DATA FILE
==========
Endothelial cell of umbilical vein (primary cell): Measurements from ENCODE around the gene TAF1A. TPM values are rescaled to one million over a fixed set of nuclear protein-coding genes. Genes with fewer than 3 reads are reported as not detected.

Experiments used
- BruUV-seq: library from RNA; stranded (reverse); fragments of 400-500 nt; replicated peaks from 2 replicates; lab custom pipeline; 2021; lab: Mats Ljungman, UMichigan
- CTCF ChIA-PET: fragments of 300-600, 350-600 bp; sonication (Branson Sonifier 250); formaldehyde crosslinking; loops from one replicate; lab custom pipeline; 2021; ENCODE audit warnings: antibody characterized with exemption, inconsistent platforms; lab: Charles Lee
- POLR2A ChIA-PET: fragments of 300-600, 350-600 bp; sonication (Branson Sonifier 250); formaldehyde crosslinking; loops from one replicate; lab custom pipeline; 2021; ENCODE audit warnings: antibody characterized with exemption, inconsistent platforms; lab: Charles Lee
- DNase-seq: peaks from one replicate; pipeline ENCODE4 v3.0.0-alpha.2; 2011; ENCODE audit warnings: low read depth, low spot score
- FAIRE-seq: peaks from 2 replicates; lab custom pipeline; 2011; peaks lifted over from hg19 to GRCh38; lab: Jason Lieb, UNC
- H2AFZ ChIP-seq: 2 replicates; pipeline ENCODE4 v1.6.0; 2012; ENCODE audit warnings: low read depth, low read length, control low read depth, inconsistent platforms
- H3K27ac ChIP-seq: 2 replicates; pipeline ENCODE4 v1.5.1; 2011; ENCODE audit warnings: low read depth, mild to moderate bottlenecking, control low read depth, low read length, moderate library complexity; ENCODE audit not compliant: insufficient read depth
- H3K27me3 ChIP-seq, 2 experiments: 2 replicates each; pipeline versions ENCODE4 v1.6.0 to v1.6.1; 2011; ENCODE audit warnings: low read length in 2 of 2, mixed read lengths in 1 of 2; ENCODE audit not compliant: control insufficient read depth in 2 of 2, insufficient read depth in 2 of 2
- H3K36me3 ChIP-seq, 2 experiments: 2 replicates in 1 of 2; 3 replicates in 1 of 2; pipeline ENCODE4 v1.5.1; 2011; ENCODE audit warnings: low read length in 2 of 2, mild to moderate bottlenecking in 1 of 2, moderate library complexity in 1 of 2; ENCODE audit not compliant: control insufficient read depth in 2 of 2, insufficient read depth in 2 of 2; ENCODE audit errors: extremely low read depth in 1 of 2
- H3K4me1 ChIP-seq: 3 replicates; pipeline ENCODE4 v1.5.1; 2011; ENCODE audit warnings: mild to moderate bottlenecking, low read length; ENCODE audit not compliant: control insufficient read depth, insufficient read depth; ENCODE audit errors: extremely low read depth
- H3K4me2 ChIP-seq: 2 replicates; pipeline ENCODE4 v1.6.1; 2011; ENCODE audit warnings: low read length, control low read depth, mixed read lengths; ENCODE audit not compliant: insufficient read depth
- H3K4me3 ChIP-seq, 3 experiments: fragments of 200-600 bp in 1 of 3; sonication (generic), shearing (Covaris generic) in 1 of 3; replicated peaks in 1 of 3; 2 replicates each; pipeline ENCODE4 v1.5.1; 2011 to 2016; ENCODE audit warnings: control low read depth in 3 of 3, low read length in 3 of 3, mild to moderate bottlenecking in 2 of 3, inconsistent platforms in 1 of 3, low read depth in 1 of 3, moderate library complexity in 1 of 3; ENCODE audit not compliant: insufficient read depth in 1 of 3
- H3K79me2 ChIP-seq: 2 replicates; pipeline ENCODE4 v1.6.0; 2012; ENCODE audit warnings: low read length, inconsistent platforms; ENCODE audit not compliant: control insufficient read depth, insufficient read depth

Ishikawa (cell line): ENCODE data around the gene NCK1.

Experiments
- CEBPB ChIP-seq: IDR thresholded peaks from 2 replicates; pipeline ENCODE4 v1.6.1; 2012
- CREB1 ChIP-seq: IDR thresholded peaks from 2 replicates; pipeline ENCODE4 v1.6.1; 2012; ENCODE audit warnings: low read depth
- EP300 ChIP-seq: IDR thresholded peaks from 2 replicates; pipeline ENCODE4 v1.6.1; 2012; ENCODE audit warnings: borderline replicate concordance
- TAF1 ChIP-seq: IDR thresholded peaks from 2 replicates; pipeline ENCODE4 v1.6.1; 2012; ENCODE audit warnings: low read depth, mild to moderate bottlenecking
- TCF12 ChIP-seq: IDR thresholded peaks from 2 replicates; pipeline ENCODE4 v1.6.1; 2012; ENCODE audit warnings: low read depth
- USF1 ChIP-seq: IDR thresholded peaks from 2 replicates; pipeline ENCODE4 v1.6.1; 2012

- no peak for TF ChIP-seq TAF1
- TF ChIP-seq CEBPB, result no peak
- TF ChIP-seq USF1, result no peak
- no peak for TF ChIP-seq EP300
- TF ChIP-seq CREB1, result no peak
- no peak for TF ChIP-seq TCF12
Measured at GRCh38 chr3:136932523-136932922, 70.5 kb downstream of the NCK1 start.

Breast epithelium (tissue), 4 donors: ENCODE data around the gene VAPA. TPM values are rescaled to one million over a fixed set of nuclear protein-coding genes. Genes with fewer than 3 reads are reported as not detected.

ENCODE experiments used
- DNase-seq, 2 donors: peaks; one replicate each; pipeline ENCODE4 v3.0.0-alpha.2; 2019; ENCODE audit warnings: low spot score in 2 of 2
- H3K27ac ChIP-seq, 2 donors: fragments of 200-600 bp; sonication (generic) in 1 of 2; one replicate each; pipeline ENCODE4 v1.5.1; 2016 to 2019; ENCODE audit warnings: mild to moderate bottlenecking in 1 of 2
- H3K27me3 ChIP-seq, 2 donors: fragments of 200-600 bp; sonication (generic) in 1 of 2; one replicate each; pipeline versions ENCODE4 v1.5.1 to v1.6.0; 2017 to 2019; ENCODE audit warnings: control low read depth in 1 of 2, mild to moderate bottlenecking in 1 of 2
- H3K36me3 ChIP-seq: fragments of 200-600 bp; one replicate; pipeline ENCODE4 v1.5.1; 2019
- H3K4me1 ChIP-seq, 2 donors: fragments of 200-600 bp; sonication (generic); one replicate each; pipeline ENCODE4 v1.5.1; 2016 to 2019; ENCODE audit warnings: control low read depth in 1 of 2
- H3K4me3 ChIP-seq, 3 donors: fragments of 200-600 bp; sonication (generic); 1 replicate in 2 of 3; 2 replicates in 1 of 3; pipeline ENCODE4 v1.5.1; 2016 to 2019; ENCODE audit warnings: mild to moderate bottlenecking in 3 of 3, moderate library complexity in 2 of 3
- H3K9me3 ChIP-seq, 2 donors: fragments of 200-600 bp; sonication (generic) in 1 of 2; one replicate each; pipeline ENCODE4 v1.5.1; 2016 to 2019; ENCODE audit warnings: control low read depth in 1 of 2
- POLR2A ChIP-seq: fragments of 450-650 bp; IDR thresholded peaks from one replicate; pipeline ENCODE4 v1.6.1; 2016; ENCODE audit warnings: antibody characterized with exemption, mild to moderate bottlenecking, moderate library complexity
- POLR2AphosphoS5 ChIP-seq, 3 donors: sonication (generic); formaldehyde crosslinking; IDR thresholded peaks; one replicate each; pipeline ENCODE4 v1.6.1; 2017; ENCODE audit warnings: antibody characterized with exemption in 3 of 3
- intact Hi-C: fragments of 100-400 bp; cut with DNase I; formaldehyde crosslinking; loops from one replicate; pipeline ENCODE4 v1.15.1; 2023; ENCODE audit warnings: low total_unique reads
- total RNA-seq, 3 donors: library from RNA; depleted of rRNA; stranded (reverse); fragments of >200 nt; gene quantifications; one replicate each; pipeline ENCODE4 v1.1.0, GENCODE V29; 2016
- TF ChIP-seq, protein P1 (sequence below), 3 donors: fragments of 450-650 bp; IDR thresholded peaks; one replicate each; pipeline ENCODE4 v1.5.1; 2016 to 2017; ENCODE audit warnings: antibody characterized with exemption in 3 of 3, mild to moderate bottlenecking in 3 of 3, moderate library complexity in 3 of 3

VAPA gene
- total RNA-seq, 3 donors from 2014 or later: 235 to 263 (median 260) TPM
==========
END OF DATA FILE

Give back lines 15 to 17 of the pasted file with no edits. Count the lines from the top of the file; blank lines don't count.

- H3K79me2 ChIP-seq: 2 replicates; pipeline ENCODE4 v1.6.0; 2012; ENCODE audit warnings: low read length, inconsistent platforms; ENCODE audit not compliant: control insufficient read depth, insufficient read depth

Ishikawa (cell line): ENCODE data around the gene NCK1.

Experiments